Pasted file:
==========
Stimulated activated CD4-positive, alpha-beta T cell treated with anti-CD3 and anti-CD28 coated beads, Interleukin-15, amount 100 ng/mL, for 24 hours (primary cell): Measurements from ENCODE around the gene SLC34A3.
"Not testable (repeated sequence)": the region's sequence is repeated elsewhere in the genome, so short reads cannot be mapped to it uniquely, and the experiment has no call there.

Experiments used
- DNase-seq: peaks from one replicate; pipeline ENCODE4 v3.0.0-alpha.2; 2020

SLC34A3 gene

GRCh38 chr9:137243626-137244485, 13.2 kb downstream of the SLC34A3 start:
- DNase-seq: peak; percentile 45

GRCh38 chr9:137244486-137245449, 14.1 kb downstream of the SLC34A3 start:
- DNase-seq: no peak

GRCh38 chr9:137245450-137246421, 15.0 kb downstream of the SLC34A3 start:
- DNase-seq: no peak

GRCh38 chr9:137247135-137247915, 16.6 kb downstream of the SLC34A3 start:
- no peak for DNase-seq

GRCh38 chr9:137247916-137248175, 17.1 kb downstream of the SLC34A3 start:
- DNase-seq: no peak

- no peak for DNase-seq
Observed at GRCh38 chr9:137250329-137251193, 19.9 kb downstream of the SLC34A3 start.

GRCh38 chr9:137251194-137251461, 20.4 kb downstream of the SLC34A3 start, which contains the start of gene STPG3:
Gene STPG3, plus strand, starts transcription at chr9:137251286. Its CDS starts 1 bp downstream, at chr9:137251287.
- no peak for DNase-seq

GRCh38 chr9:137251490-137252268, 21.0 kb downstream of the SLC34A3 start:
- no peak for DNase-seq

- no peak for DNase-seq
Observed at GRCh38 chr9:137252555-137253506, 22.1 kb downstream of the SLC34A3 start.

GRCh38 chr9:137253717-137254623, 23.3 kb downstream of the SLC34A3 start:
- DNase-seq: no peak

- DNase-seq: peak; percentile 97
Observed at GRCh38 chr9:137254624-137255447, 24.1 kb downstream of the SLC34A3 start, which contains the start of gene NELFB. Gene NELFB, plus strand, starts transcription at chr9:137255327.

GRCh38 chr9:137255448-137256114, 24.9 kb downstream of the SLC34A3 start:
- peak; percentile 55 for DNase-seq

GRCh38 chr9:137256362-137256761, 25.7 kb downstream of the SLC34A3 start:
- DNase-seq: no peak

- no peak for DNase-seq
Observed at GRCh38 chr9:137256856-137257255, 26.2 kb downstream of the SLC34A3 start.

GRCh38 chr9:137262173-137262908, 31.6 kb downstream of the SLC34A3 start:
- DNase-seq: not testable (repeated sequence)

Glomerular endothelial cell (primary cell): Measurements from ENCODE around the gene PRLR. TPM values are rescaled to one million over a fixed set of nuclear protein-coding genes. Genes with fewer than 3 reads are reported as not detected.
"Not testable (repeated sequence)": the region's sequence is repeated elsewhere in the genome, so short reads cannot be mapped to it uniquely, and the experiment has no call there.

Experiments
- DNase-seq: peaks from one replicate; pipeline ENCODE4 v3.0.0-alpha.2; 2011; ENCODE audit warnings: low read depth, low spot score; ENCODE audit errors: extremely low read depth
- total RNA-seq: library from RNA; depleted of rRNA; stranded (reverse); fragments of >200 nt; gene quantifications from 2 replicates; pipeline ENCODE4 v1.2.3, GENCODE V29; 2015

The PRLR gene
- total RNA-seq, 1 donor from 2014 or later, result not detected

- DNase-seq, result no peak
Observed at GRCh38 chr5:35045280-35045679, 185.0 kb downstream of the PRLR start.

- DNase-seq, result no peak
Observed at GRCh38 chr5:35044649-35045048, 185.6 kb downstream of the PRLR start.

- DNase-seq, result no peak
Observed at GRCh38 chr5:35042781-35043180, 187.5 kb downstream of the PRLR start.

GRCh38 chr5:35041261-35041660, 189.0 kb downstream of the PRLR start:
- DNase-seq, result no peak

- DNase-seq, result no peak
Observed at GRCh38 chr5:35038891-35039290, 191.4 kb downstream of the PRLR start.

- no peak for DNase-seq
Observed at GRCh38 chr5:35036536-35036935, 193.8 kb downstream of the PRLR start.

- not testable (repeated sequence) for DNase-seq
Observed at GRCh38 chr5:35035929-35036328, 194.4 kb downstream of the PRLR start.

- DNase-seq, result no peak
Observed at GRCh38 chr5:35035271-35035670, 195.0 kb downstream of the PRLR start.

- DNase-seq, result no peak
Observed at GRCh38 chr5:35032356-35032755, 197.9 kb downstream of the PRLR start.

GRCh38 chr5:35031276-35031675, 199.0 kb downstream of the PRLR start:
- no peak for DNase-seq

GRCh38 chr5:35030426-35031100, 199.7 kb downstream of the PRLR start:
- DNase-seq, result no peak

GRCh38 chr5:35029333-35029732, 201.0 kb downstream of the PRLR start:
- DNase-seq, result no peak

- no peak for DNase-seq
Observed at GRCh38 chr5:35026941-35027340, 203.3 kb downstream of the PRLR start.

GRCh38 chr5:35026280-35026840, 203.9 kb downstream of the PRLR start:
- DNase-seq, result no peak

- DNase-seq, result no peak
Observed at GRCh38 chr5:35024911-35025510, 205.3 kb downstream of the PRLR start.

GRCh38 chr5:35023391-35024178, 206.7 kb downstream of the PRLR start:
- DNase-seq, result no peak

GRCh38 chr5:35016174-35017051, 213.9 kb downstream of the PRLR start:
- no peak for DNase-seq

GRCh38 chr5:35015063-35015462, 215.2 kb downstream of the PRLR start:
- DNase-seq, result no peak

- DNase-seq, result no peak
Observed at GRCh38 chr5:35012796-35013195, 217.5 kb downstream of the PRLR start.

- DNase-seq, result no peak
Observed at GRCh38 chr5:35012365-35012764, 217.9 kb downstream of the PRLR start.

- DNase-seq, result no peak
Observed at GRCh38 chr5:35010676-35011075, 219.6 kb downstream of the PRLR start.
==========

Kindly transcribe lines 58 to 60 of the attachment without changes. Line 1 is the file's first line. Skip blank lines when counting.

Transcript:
- DNase-seq, result no peak
Observed at GRCh38 chr5:35035271-35035670, 195.0 kb downstream of the PRLR start.

- DNase-seq, result no peak